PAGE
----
Nestled in a remote area of northern Laos, lies the Nam Et-Phou Louey National Park (NEPL NP). It is the first and largest national park in Laos and is recognised for its vast habitat which is home to a number of endangered and threatened species. The NGO Wildlife Conservation Society (WCS) provide technical support to the National Park in biodiversity monitoring and research, law enforcement, and conservation linked livelihood development as wildlife eco-tourism.
For most people the only way to get into the heart of the national park is with one of the National Park’s innovative ecotourism products. The Nam Nern Night Safari is the flagship eco-tourism product for NEPL NP and is a leader in conservation driven ecotourism, having won the best eco-tourism product in the world at the World Responsible Tourism Awards in 2013 and 2014. It has proven a great success for wildlife conservation and serves as a model to be replicated in Laos.
A first for Laos, this innovative tour allows visitors to make their way into the heart of the Nam Et-Phou Louey National Park and put themselves on the front line of wildlife conservation.
I was lucky enough to experience this tour first hand in October of 2020. While the world was still reeling from the effects of the COVID-19 pandemic, Laos was a tranquil paradise. The lack of international visitors had been a significant blow to the tourism industry, and the normally bustling hotspots of Vang Vieng and Luang Prabang were a shadow of their former selves. The one upside of this was that many of the popular tourist attractions were empty, allowing domestic travellers to soak up the peaceful tranquillity that had made places like Kwuang Si Waterfall and the Blue Lagoons so popular.
In the end of September, I flew from Vientiane to Xieng Khouang with Lao Airlines. I began with a visit to Lao’s latest UNESCO World Heritage Site, the Plain of Jars, then I visited hot springs in Muang Kham, before arriving to the Nam Et-Phou Louey National Park. The journey from Phonsavanh to Ban Son Khoua, the Nam Nern Night Safari starting point in Houaphan Province takes around 4 hours and offers some breathtaking scenery along mountainous roads.
The following morning, I have a hearty breakfast of khao piak (noodle soup) before leaving on the short drive to the small village of Son Koua. I am greeted by the Mr Somli, the National Park’s English-speaking guide. He’s from park’s guardian village and after accomplishing his studies in Luang Prabang returned to his home town. He has been working now with the NEPL NP’s tourism department for 2 years now and is a wealth of knowledge and an incredible guide. Before we leave on the boat he shows me around the small village and explains history and culture, weaving intricate patterns on their looms. There are no men in the village as they are all out working in the fields, having begun their day long before I arrived.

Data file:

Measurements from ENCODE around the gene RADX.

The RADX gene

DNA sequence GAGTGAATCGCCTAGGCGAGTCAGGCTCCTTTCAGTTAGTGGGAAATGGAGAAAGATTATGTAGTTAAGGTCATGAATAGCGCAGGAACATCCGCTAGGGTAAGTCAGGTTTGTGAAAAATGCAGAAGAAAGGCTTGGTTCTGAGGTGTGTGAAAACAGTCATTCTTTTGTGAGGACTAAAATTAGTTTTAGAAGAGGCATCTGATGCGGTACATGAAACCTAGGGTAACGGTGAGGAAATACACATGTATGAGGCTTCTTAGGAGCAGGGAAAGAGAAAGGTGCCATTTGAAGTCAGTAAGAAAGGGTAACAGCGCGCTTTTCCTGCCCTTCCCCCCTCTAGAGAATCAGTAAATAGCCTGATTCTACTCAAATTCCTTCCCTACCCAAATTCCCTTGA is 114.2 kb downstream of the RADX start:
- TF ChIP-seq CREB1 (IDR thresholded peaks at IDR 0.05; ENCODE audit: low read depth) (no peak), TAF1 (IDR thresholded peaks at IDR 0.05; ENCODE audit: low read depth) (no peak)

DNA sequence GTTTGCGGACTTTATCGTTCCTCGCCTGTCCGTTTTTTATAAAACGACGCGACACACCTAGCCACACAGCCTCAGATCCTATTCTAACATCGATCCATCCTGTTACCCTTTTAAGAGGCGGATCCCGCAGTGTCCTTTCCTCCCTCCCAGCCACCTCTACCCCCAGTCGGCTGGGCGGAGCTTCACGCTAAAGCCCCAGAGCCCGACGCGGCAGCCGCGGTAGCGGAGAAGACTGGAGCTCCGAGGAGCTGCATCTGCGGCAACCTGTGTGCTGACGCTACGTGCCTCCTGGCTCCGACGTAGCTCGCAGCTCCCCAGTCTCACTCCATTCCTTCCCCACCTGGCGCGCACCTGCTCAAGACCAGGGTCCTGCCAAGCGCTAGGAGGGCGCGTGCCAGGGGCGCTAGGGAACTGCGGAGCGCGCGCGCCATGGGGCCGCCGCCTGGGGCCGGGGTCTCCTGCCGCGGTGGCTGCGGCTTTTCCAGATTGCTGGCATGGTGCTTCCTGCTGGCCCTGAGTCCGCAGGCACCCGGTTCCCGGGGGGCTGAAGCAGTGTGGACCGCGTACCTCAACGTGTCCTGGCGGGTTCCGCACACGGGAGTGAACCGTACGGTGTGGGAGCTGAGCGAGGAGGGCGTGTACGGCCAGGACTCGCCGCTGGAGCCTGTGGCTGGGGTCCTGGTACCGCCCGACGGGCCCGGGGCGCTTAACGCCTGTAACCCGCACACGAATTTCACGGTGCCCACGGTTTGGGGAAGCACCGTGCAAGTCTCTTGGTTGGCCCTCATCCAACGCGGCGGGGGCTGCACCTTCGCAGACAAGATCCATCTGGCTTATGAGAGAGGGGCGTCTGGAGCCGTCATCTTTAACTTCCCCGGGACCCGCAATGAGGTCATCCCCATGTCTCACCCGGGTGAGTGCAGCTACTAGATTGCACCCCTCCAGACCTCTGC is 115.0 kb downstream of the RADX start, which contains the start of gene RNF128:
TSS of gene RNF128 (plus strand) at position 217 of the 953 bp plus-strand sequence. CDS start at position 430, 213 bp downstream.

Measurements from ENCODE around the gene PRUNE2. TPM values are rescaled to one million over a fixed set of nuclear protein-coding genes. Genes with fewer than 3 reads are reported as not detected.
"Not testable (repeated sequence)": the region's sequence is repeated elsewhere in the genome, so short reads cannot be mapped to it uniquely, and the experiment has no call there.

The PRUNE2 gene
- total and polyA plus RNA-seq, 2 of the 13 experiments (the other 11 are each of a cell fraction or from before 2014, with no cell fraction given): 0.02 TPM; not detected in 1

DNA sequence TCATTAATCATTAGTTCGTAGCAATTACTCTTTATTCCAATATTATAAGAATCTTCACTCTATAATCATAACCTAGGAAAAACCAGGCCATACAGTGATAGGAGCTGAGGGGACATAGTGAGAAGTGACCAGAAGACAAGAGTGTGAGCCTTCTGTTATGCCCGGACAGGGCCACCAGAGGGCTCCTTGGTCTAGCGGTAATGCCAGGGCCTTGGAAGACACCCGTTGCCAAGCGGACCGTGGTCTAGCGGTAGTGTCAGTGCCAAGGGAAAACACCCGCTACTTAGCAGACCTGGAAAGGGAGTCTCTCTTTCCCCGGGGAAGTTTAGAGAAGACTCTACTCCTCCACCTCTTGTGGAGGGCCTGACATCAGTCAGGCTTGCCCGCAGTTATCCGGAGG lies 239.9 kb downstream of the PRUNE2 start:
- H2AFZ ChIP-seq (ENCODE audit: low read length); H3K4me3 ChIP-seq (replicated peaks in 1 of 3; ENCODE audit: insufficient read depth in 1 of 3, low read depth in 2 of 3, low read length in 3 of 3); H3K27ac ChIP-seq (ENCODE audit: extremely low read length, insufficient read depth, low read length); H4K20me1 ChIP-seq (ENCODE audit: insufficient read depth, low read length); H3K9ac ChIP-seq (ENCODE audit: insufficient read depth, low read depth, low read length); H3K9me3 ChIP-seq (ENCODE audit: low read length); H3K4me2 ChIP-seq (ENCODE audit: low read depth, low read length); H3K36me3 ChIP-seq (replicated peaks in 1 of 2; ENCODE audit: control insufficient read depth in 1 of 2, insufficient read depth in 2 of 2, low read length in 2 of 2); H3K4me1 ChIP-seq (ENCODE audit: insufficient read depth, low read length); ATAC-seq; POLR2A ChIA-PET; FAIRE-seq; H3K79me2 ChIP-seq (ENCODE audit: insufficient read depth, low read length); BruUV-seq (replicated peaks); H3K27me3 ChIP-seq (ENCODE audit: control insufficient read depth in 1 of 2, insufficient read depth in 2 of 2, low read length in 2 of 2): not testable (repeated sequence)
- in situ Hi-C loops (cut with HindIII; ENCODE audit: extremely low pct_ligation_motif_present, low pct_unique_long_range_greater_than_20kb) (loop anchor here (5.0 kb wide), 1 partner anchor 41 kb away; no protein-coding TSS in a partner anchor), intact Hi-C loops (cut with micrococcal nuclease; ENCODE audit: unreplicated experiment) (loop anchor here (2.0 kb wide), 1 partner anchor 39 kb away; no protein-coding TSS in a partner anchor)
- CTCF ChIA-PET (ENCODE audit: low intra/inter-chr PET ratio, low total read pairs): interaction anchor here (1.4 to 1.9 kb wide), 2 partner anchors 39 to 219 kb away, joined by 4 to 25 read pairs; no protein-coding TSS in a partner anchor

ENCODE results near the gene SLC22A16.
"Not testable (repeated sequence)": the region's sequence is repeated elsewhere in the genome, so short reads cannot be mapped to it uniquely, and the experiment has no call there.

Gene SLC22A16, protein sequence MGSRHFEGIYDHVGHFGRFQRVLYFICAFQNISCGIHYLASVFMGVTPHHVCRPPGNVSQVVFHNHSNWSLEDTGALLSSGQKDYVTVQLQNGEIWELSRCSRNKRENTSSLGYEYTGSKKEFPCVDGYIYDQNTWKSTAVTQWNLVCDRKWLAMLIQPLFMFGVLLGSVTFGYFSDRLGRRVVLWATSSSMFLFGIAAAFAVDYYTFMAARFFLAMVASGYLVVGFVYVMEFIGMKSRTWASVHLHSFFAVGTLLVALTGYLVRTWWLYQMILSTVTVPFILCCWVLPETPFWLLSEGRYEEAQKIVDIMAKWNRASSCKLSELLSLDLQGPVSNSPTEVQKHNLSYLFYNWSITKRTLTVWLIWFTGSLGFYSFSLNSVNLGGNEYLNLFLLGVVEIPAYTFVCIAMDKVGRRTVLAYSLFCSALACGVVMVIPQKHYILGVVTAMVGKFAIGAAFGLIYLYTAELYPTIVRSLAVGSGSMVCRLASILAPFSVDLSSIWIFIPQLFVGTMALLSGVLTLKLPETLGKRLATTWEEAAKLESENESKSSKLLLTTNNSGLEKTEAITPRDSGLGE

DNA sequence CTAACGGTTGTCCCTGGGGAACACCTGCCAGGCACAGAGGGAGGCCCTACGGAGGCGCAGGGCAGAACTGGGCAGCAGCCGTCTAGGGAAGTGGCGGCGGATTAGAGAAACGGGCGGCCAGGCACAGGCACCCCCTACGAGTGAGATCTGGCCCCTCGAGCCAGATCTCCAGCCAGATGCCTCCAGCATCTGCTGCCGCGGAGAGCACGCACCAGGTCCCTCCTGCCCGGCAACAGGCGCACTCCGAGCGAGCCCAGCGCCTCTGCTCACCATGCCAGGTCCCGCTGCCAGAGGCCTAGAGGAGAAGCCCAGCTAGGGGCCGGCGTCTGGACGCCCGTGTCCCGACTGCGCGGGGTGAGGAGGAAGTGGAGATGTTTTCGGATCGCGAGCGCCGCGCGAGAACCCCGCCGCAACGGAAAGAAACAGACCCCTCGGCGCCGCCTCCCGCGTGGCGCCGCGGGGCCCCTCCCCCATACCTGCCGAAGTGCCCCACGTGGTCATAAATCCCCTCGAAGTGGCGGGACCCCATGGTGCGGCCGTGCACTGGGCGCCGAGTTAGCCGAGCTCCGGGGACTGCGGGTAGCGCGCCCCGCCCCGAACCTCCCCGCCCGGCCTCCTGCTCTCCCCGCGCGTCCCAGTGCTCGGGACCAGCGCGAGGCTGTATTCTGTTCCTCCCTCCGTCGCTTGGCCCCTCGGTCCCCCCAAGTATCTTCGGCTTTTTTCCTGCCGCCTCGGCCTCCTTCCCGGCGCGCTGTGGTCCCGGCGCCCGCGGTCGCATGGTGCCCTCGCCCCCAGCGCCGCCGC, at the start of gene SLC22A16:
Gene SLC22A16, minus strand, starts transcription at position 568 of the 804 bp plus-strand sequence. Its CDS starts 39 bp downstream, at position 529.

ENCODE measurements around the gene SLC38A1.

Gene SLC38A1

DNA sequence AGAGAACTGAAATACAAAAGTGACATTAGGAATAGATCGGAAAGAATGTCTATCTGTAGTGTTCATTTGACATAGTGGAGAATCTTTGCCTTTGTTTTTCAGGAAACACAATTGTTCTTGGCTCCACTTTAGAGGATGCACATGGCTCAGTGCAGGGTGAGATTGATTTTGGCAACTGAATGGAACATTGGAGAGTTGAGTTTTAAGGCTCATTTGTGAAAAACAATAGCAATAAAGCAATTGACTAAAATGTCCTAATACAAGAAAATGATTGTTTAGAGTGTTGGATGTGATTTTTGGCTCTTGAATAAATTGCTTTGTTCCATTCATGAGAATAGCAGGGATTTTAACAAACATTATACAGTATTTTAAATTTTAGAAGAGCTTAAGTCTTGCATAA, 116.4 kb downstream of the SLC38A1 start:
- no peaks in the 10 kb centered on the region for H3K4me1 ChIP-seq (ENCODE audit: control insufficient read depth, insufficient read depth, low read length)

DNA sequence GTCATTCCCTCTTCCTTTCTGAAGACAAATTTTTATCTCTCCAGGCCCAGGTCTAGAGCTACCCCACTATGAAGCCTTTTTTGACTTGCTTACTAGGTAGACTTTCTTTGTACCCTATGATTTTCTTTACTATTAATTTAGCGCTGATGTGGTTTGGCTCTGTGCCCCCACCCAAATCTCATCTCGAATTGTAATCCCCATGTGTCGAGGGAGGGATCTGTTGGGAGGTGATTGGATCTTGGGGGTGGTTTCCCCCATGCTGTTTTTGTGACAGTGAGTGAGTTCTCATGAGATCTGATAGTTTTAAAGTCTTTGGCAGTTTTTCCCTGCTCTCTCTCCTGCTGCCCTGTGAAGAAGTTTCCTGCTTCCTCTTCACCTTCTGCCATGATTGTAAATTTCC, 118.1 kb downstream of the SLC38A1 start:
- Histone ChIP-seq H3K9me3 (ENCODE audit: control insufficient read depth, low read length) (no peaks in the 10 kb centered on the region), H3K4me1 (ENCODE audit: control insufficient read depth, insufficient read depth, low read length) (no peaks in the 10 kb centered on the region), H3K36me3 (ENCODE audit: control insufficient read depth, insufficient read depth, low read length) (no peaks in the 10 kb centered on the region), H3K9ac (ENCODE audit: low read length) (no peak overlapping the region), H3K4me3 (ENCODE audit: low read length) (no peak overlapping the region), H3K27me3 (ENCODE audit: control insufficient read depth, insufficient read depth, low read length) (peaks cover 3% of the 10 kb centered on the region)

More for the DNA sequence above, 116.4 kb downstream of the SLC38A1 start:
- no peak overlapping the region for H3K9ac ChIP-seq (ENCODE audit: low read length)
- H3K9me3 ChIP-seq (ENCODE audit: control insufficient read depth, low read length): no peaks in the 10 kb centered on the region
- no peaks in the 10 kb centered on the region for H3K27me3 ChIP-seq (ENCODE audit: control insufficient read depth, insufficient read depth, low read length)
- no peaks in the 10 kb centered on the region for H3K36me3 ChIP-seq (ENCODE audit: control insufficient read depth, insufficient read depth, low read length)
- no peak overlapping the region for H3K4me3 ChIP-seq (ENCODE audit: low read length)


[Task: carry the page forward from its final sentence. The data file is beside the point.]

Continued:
The people in this village are a mix of two ethnic groups Khmu and Lao. It is a small village with only around 178 households living mostly in wooden buildings. Somli tells me that the night safari has been a great boon for the village, providing an alternative source of income for more than 50 households.
After the short village tour I received a handmade scarf as a memento of my trip. It is given to me by the handicraft team woman who made it, and she beams with pride as I thank her. I carefully place the scarf in the dry bag provided to me by Somli, as well as a few other items. Shortly we are walking towards the boat that will take us upriver, into the heart of the National Park. We are soon underway with Somli and two local boatmen.
One mans the engine, while one stands on the bow of the boat, using a long bamboo pole to push us through the rapids. They have been working on this river since they were children and navigate the rapids with the expertise that only comes with familiarity. I’m astounded at their ability to pick lines up the rapids, silently working in tandem as they push our wooden boat up the river. Before long we leave the agricultural area behind and are passing through what Somli tells me is the ‘Totally Protected Zone’ where the only people allowed in this section of the park are the park rangers, monitoring staff and authorised ecotourism activities. On calmer sections of river, the motor dies down and we can drift almost silently as I scan the trees for birds. Somli hands me a bird identification sheet and it’s not long before I’m ticking off all sorts of birds, both large and small. A large eagle circles overhead, while a small kingfisher flitters along from tree to tree ahead of the boat. The boat trip seems to fly by as I’m too engrossed in spotting birds to notice our progress.